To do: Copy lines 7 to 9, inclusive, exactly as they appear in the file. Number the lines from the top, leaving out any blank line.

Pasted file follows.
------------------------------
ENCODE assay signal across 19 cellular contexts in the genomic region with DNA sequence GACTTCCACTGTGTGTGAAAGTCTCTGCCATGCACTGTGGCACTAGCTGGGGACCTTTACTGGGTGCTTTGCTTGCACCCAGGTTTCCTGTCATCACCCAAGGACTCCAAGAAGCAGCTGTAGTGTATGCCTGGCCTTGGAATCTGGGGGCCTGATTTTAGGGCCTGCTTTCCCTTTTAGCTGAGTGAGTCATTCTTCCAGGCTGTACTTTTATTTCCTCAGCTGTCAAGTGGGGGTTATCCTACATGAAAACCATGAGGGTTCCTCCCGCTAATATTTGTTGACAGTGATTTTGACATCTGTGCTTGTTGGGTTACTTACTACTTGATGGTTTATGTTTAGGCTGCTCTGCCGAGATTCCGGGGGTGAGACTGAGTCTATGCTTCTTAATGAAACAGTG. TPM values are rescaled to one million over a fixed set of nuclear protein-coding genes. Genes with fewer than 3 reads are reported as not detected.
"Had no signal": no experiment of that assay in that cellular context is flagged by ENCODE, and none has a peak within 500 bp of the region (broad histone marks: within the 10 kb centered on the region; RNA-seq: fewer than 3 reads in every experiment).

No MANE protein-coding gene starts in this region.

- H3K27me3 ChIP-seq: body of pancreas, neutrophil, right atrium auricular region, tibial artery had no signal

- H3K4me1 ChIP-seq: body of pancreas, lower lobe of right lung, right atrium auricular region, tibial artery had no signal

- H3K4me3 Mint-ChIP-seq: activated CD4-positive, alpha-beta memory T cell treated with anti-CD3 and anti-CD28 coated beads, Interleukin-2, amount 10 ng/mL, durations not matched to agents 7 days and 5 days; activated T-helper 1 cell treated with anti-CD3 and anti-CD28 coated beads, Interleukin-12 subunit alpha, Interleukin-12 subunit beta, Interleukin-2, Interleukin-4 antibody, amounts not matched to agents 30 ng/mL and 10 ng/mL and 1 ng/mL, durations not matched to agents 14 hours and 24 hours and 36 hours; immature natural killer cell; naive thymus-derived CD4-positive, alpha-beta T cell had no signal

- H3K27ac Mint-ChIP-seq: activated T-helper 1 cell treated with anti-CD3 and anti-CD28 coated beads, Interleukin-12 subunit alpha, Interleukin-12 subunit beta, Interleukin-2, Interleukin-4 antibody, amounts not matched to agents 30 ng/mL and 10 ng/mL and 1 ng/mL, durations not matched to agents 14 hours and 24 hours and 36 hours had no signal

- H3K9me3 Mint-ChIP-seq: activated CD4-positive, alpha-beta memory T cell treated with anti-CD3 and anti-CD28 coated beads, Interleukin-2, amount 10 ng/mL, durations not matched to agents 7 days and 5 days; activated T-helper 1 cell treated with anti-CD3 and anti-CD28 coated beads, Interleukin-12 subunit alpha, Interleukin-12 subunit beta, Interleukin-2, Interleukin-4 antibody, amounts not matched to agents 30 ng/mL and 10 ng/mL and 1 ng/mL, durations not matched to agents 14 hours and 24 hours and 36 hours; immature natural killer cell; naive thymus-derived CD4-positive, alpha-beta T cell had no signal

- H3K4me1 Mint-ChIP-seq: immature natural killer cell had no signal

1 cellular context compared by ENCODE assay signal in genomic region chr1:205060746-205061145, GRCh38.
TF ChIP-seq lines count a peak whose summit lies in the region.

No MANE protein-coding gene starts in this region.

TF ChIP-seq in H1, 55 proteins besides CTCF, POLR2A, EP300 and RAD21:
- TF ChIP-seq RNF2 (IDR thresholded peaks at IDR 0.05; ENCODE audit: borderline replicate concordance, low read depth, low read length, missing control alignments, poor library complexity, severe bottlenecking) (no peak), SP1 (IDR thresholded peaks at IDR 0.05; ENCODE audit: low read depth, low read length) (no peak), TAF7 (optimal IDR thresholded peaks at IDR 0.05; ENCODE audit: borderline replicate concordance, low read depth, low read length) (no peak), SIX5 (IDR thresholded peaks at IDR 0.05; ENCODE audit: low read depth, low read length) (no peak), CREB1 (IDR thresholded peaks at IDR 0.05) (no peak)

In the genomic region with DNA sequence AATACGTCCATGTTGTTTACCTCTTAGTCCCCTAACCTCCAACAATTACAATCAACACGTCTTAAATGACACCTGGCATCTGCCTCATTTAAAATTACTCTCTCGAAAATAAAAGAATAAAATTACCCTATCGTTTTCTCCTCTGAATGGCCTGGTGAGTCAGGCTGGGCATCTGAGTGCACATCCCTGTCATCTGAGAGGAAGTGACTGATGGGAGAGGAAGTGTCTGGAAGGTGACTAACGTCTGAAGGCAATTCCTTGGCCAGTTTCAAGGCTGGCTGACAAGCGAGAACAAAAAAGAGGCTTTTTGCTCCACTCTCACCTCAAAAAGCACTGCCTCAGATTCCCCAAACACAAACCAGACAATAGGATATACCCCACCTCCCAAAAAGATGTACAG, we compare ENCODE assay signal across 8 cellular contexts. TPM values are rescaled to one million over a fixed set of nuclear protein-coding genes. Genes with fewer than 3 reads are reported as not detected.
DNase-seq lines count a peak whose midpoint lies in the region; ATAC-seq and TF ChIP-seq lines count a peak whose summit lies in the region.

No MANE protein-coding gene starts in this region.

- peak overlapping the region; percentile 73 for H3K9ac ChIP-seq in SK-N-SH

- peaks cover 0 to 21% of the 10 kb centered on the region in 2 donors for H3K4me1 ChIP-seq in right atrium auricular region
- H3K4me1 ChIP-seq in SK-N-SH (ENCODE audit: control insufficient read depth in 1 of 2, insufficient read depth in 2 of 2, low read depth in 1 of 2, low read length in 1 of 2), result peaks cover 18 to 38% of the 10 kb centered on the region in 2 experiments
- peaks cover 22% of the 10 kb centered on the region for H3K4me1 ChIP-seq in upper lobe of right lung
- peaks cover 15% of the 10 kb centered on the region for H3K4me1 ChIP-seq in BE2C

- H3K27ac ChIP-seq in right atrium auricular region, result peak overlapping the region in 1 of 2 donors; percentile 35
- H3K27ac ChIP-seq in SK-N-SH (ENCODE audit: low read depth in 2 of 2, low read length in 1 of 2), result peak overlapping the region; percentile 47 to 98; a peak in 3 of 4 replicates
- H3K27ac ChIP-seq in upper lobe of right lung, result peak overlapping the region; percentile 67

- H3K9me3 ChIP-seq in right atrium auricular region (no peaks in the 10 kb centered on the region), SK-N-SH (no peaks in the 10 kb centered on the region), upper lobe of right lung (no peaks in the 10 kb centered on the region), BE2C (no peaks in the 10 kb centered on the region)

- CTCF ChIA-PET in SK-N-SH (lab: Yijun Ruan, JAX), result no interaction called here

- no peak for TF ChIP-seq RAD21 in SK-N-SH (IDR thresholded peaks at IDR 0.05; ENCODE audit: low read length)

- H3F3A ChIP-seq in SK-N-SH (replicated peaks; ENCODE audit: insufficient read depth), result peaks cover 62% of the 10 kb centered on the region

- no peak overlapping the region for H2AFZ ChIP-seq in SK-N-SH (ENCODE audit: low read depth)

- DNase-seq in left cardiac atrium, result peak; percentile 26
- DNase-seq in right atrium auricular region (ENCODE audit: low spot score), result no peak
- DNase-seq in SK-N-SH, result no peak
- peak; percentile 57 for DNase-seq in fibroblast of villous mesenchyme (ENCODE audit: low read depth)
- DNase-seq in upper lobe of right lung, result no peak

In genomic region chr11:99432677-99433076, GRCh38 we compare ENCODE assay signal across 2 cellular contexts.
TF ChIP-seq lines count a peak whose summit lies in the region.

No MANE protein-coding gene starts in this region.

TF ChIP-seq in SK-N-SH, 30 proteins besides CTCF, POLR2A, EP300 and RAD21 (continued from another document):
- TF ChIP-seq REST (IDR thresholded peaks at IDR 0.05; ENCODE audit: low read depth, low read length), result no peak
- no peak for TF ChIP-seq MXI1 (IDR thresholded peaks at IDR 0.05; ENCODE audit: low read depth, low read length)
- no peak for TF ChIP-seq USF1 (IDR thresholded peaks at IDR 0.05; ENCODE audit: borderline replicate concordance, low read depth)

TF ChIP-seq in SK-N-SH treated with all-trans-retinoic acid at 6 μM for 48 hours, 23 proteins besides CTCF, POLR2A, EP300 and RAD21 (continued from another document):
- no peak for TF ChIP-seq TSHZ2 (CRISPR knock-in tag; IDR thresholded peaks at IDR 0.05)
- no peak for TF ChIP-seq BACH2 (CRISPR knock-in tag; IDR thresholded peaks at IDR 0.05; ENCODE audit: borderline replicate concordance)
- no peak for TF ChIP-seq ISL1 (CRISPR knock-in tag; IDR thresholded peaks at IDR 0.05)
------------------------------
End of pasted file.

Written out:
- H3K27ac Mint-ChIP-seq: activated T-helper 1 cell treated with anti-CD3 and anti-CD28 coated beads, Interleukin-12 subunit alpha, Interleukin-12 subunit beta, Interleukin-2, Interleukin-4 antibody, amounts not matched to agents 30 ng/mL and 10 ng/mL and 1 ng/mL, durations not matched to agents 14 hours and 24 hours and 36 hours had no signal

- H3K9me3 Mint-ChIP-seq: activated CD4-positive, alpha-beta memory T cell treated with anti-CD3 and anti-CD28 coated beads, Interleukin-2, amount 10 ng/mL, durations not matched to agents 7 days and 5 days; activated T-helper 1 cell treated with anti-CD3 and anti-CD28 coated beads, Interleukin-12 subunit alpha, Interleukin-12 subunit beta, Interleukin-2, Interleukin-4 antibody, amounts not matched to agents 30 ng/mL and 10 ng/mL and 1 ng/mL, durations not matched to agents 14 hours and 24 hours and 36 hours; immature natural killer cell; naive thymus-derived CD4-positive, alpha-beta T cell had no signal

- H3K4me1 Mint-ChIP-seq: immature natural killer cell had no signal